Email Burglaries, Identity Theft, and Other Nuisances
I was already having the quintessential bad day; you know the one, dog vomit, moody people, no steam in the steam room, when I received an email from Social Security stating I should contact them if I had not tried to change my online information regarding my online account. I had not. I called the provided 800 number and after the customary button pressing to determine the correct venue for my issue I found out I had a 25 minute wait, so I opted for the return phone call.
When the representative called me back she verified me using the utmost high-tech credentials, my name, social security number, mother’s maiden name, city and state of birth, birthday, and address; certainly not something the most sophisticated of criminals could ascertain. After the arduous process, she finally determined somebody had indeed tried to circumvent my email and physical mailing address and reroute my information to their own. Even though she could not give me any details, it was clear I had not done the malevolent deed myself.
I endured a thorough ear spanking wherein I listened to the speech prepared by the government as to why I should not give out my social security number or other private information; I gathered they did not exactly buy my “story” that I did not provide my personal data willingly. The kind woman on the other end of the line then kindly deleted my account and offered the fact that I could sign up again if I would like to in the future. Not likely. The wonderful citizen who did this in the first place still has my private information, thank you very much, Madame Government Worker.
An hour or so later, I realized my email account had been hacked; I felt violated, but I had been here before, only months earlier. I knew the drill; I immediately created a new email account, and then methodically went to every place I could think of to update my information. It was more challenging than I thought it would be; I thought I was I neophyte when it came to using technological devices and online accounts. Not so. I spent the majority of the day cleaning up a mess I did not create.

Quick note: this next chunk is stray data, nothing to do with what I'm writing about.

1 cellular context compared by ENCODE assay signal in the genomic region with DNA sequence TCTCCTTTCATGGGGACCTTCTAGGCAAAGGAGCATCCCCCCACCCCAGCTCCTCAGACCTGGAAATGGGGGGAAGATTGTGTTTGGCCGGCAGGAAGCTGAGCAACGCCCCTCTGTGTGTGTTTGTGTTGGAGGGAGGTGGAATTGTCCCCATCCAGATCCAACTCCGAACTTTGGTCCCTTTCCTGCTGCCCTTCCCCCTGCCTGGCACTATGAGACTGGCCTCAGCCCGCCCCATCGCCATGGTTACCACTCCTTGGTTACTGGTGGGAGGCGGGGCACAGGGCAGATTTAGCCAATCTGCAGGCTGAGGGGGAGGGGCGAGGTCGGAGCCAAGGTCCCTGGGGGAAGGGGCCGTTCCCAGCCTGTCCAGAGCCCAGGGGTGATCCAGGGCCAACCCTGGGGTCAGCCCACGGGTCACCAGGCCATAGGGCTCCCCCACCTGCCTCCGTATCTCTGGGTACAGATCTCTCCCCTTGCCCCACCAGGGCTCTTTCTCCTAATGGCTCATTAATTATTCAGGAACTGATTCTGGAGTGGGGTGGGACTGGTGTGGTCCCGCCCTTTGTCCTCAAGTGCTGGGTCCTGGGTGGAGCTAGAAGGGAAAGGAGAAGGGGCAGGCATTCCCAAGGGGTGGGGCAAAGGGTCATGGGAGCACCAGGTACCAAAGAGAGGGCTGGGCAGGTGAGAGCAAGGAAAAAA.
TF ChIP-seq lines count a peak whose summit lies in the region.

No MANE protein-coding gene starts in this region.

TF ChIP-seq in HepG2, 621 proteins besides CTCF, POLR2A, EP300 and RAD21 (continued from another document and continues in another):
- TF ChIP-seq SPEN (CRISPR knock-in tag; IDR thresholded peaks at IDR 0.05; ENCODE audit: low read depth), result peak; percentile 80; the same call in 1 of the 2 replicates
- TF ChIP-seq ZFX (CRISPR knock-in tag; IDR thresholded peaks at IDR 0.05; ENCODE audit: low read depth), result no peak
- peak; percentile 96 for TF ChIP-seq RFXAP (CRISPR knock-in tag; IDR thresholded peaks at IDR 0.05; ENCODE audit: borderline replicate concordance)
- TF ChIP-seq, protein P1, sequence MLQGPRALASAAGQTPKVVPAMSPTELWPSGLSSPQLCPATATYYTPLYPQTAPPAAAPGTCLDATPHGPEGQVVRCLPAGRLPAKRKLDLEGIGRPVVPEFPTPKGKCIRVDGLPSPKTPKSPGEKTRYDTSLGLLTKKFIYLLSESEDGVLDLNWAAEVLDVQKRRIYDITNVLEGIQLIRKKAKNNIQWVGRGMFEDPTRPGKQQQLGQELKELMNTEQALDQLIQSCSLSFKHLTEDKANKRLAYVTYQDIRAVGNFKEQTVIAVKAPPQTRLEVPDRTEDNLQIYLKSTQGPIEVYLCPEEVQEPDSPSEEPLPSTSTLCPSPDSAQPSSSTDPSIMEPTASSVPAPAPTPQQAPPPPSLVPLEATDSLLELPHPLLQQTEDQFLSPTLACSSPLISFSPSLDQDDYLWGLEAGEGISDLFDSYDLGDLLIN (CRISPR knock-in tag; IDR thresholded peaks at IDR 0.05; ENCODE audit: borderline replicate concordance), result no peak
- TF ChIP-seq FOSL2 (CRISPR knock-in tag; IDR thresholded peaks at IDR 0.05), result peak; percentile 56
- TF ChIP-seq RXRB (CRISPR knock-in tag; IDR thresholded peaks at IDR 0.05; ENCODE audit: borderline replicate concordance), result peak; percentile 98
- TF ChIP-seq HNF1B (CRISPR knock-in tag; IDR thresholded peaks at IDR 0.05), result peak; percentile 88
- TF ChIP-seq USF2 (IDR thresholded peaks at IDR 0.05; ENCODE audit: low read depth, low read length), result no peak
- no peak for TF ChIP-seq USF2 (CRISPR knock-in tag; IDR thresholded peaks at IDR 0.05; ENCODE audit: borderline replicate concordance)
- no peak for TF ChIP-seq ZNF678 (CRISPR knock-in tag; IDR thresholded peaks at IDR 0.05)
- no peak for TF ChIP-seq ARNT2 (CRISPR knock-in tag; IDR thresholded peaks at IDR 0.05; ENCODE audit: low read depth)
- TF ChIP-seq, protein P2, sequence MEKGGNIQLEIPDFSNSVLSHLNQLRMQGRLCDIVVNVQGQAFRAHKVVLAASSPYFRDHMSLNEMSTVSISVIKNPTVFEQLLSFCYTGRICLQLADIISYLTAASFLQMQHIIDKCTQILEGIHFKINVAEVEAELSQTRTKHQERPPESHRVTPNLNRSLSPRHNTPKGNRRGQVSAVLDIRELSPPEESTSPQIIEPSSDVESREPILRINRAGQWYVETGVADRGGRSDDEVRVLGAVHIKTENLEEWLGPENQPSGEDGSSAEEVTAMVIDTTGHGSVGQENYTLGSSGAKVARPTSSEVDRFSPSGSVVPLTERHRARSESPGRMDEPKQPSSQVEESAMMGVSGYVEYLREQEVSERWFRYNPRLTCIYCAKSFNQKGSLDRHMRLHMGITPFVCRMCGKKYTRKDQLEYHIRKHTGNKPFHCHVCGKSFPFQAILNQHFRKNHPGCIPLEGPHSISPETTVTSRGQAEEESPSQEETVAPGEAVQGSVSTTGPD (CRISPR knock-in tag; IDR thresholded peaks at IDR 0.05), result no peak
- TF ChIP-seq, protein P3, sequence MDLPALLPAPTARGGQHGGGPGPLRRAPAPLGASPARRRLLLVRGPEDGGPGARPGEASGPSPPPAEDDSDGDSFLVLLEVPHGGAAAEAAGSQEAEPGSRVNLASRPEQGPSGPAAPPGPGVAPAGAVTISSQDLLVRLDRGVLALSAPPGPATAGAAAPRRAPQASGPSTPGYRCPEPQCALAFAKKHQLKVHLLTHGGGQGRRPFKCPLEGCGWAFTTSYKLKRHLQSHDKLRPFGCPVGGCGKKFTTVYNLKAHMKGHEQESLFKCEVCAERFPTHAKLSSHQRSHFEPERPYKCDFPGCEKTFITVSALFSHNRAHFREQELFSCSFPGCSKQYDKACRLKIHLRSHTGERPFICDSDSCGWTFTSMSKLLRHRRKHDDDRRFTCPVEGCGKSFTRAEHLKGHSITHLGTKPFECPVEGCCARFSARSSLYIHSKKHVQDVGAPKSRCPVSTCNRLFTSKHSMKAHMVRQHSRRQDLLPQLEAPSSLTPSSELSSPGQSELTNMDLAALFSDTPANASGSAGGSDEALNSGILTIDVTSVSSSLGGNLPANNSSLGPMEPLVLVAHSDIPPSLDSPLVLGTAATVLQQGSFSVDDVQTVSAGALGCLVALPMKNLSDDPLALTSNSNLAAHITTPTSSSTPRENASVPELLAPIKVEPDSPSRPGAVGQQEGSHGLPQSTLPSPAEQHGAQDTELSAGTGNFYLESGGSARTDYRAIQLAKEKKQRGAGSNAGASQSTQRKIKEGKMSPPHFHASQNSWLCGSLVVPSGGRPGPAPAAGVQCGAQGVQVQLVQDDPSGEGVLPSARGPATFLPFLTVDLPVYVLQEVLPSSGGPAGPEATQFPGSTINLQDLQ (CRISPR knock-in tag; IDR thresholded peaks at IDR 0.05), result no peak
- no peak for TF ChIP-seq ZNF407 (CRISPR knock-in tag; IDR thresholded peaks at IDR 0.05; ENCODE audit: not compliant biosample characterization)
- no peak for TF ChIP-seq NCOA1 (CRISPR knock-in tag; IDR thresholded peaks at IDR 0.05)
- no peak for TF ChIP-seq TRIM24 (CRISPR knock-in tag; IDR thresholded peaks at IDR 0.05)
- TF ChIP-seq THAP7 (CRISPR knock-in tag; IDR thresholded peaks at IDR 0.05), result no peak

As the day wore on I started to think about how invasive this procedure had been; some idiot sat at their computer and stole something inherently mine, given to me at birth, my name. Even though I was not as violated as some have been, it was a violation nonetheless. They had no right, whoever “they” were.
The incident reminded me of the time my car was stolen from in front of my house; I had left it running with the keys in it. I hated that car; it was a red, 1995 Pontiac Firebird. When I got the car, I begged for it from my husband; he claimed I would hate it, that I would hate the T-Tops, the long doors, and everything about it. I never wanted him to know, but I hated the car more than anything.
By the time it was stolen, I wished secretly every day somebody would take it. However, when somebody did, I was absolutely incensed. I worked hard to pay for the car I hated so badly; I paid for the maintenance, the insurance, and the gas. When they walked over and just drove off, they took more than just my car; they robbed me of my innocence.
Tonight, I am a little annoyed at what happened because I lost out on a day of writing and researching; but, whoever violated me did not steal anything other than a few hours of my time. They certainly feel worse about themselves than I do, because, come tomorrow, I will still know who I am; a little more educated about people, and they will be stealing from somebody else.